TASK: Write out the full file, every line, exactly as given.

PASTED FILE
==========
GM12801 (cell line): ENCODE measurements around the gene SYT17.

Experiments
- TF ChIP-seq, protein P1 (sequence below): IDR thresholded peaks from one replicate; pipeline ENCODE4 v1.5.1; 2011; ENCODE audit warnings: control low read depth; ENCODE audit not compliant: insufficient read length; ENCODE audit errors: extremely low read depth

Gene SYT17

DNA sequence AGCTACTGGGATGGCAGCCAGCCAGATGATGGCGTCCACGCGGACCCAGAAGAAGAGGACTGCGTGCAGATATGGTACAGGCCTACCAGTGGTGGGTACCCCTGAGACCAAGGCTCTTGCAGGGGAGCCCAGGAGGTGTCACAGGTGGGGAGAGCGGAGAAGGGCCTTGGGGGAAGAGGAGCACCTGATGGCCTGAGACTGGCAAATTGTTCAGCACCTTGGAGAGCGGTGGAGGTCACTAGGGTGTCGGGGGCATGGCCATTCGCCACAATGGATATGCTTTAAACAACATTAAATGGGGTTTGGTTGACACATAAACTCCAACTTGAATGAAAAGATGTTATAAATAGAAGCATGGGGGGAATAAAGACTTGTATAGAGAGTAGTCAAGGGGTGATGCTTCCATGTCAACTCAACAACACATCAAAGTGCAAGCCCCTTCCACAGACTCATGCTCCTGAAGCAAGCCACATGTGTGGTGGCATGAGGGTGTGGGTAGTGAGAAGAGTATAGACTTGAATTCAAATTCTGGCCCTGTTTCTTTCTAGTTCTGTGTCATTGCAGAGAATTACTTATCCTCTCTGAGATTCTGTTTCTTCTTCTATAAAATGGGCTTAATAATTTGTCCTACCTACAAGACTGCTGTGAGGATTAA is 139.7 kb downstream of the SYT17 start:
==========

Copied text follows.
GM12801 (cell line): ENCODE measurements around the gene SYT17.

Experiments
- TF ChIP-seq, protein P1 (sequence below): IDR thresholded peaks from one replicate; pipeline ENCODE4 v1.5.1; 2011; ENCODE audit warnings: control low read depth; ENCODE audit not compliant: insufficient read length; ENCODE audit errors: extremely low read depth

Gene SYT17

DNA sequence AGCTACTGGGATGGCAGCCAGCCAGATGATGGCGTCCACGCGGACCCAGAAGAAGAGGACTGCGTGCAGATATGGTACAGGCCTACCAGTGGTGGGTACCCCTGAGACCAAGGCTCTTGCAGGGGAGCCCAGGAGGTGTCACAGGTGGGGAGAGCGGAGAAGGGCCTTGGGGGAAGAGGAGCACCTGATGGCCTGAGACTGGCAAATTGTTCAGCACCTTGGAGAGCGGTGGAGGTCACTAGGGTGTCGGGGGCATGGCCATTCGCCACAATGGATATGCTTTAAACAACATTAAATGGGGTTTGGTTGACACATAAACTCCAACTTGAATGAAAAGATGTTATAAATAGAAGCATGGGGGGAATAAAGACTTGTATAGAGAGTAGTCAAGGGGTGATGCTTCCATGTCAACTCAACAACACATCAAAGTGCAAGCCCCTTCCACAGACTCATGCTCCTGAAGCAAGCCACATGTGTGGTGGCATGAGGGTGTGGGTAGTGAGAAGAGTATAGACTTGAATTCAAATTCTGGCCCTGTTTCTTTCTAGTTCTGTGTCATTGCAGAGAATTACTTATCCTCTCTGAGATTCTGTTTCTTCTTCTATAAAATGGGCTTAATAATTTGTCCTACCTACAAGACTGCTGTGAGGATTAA is 139.7 kb downstream of the SYT17 start: